One last thing I wanted to note, was that I was also confused on the time period that this book was set in. Originally, it seemed like it was in medieval-ish times, with no technological advances in transportation or the like. However, I was proven wrong as there seemed to be electricity, phones, and handguns. It also threw me off that there was plumbing, but Milly did not have any, and instead used buckets of water to bathe herself, even after reaching civilization. I also have this question: Why did they walk everywhere? Why not take a car (were there cars? I am still confused on this)…or at least horses?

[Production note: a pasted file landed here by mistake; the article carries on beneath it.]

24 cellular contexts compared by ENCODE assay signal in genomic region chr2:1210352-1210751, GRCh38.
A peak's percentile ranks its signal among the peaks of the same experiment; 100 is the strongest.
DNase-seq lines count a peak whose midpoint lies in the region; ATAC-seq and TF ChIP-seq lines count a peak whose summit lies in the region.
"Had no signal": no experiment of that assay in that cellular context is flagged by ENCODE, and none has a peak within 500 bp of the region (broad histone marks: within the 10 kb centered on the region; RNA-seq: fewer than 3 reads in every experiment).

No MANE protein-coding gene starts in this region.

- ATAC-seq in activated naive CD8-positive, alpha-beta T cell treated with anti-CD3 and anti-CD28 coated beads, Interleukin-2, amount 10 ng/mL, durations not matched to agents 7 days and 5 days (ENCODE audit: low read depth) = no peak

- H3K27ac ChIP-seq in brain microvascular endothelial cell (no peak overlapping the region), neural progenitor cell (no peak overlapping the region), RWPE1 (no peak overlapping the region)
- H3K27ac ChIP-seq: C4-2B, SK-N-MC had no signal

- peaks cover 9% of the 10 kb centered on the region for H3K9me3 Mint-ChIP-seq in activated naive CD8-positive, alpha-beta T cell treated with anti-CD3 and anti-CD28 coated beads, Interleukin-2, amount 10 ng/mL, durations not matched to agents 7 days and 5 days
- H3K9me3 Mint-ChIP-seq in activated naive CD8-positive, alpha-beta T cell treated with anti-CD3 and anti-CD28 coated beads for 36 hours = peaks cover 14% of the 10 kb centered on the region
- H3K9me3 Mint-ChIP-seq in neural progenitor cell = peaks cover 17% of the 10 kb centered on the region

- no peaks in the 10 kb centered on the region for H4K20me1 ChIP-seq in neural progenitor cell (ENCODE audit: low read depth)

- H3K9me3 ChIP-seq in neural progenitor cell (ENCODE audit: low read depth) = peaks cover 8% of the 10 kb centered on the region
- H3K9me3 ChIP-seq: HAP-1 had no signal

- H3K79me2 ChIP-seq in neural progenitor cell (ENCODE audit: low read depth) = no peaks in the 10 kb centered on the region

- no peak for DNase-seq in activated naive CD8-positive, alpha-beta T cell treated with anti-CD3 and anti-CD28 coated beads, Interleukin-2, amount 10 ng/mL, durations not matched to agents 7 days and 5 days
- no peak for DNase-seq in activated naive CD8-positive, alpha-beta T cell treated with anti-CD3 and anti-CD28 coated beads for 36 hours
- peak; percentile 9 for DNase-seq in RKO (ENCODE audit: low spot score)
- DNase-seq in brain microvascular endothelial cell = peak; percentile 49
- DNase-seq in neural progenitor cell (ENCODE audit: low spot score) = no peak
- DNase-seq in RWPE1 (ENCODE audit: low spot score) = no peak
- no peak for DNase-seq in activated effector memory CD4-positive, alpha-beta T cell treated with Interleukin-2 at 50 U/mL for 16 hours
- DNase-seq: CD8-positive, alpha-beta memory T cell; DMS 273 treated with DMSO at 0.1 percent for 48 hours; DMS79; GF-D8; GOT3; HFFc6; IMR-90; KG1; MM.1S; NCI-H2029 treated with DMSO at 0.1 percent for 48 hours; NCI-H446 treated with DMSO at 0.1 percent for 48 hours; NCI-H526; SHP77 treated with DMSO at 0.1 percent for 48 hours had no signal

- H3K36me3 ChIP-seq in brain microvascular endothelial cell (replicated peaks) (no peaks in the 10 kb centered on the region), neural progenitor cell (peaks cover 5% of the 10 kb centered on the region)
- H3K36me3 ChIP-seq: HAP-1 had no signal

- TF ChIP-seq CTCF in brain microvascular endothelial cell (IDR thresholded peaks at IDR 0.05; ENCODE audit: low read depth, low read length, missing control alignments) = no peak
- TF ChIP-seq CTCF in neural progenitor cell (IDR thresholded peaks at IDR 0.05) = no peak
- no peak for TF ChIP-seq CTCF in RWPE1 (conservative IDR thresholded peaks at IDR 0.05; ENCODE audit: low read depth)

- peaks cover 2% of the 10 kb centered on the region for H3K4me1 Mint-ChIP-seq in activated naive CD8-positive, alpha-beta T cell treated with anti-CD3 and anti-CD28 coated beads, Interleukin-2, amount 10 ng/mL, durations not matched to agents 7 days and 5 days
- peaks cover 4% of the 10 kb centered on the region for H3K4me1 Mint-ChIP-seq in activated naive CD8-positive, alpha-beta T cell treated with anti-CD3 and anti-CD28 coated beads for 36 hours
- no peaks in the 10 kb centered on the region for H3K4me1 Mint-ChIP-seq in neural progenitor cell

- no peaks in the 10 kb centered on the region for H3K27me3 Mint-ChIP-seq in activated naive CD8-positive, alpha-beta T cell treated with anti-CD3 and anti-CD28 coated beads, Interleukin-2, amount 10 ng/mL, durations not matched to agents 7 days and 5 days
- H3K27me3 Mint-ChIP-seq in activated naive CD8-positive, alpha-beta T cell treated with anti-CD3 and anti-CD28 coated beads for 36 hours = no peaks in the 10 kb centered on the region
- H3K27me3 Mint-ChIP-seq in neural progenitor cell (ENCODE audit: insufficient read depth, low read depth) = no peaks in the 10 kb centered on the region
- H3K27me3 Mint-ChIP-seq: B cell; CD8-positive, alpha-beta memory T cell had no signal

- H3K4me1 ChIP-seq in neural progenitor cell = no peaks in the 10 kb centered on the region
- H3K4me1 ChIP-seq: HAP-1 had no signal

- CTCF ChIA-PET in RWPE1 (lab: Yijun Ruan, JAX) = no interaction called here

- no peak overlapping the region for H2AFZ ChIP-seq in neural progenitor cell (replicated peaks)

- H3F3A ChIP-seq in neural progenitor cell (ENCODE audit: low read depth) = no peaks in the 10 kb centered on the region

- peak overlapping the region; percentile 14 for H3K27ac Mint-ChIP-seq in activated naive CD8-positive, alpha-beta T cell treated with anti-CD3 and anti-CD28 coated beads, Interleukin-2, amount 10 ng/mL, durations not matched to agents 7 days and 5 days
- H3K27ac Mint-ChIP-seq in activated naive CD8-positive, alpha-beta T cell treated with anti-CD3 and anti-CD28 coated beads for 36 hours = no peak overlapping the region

Overall, I did really enjoy the book, even with its occasional flaws. I wholeheartedly believe that it has great potential to become an amazing series, and I am going to get the next book, Dark Rose, whenever it is published! This was a very quick and easy read, and I would recommend it to anyone interested in wolves, mystery, and chasing freedom!